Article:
Thursday, May 9, 2013

Keystone XL grand deal may be in the pipeline ... but what about those who will have the pipeline in their backyard?

Pun intended.

The New York Times reported today on the front page of the business section under the headline, "Foes Suggest a Trade-Off If Pipeline is Approved."  Here's the lede:
President Obama’s first major environmental decision of his second term could be to approve the Keystone XLpipeline, profoundly disappointing environmental advocates who have made the project a symbolic test of the president’s seriousness on climate change
But could some kind of deal be in the offing — a major climate policy announcement on, for example, power plant regulation or renewable energy incentives — to ease the sting of the pipeline approval? 
White House and State Department officials ... say the pipeline is not a fundamental piece of the nation’s climate policy nor is it a political bargaining chip to trade for other measures. 
* * * 
But to many environmentalists, including some of the president’s most active campaign supporters, the issue has huge symbolic and political importance.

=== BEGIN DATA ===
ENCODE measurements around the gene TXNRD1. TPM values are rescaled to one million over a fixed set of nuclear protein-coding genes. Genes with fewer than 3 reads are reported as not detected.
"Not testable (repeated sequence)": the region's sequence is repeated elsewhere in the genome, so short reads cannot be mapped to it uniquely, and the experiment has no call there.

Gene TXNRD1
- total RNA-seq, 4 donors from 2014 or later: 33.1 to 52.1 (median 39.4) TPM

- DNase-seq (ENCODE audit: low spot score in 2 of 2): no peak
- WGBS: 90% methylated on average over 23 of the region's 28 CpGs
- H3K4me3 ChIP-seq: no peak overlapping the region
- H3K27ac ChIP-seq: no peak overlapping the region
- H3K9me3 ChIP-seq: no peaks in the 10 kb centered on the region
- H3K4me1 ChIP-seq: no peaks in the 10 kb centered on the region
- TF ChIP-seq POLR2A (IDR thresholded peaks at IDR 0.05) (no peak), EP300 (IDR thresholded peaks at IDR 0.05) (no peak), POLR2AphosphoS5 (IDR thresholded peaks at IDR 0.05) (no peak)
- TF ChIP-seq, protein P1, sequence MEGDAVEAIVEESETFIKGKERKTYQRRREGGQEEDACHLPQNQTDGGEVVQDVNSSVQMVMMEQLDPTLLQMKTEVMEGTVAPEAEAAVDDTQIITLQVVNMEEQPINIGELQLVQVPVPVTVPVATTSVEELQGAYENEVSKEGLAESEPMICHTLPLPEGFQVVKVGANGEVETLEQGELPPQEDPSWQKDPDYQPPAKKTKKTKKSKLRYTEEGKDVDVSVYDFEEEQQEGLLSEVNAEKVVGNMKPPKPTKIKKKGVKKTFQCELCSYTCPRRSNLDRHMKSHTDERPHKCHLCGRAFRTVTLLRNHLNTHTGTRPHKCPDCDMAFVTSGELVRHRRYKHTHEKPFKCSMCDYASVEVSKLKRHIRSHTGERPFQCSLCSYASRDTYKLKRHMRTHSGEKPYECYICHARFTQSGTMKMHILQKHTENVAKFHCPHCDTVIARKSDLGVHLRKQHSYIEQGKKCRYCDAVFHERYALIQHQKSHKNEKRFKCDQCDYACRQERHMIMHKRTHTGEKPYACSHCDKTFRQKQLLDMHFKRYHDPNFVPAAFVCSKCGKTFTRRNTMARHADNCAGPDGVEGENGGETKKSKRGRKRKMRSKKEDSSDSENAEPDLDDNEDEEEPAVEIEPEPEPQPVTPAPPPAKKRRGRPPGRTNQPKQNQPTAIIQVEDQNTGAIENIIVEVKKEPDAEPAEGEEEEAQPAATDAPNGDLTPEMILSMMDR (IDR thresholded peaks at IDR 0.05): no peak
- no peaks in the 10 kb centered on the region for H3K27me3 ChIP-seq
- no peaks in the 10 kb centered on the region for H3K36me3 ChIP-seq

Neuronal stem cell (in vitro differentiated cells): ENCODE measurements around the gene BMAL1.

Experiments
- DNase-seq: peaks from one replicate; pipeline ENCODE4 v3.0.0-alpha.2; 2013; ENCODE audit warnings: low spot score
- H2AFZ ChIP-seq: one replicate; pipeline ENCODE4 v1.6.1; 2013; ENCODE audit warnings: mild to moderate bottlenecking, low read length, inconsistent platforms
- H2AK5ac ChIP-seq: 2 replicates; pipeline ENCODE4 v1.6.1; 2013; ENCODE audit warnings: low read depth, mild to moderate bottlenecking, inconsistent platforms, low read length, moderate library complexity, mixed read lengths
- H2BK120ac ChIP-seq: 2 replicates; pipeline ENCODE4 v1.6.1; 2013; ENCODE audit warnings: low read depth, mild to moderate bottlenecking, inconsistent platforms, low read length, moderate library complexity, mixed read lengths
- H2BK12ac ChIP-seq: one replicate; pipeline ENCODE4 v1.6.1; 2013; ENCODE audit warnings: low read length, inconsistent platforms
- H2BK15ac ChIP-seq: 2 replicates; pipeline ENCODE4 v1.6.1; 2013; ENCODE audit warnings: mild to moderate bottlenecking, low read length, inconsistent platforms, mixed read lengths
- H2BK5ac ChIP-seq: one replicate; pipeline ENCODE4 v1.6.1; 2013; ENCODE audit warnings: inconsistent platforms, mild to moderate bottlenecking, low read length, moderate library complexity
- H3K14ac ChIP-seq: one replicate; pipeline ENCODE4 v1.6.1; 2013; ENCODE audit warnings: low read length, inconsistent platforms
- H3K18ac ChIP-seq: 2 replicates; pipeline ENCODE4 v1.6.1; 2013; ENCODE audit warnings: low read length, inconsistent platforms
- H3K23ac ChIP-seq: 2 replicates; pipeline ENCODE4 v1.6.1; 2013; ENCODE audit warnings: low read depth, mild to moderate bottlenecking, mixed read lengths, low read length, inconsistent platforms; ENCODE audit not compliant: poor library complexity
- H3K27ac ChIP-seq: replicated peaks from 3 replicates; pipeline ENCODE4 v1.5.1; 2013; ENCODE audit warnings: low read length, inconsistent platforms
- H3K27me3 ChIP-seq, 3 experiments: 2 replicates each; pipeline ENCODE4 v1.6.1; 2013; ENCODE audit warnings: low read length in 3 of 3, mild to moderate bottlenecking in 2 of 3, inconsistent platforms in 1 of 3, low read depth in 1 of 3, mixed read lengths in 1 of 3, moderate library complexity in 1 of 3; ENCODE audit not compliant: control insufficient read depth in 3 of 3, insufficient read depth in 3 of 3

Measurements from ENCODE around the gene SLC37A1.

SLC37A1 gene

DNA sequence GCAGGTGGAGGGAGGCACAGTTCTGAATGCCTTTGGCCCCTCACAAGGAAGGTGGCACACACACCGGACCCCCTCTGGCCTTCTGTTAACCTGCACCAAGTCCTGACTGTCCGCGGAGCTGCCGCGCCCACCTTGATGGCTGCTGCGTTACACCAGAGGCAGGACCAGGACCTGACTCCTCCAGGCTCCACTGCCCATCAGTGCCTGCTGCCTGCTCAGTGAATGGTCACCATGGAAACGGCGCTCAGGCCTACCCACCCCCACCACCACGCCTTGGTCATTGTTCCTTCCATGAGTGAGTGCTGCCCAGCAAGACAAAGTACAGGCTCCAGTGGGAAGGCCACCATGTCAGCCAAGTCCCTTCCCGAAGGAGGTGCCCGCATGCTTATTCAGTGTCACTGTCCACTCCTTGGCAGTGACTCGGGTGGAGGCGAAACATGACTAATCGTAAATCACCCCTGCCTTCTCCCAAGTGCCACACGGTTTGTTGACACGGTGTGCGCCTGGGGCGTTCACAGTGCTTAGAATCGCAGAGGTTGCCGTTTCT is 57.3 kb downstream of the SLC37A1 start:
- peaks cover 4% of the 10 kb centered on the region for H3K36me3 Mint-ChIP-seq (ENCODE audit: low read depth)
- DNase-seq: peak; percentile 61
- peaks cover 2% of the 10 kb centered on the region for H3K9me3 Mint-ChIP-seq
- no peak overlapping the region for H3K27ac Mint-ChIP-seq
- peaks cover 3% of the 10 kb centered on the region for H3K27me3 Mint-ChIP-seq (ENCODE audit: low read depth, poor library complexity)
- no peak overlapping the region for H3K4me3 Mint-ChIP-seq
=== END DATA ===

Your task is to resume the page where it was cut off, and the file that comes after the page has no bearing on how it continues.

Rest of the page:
So, some are suggesting that if President Obama approves the Keystone pipeline, he use the occasion to announce major new pro-environment policies, like new regulations for coal-fired power plants or a national clean energy standard.

Those sound like great policies for the nation--and the world.  But that sort of "deal making" at the national and global scale leaves me wondering: what about Nebraska? specifically, what about the rural Nebraskans and others living on the plains, along the pipeline's path, who bear different risks from the Keystone XL pipeline--on-the-ground risks, not just the global climate change risk we all share.  Read more here and here.  Is there something more for these folks in a possible grand compromise?

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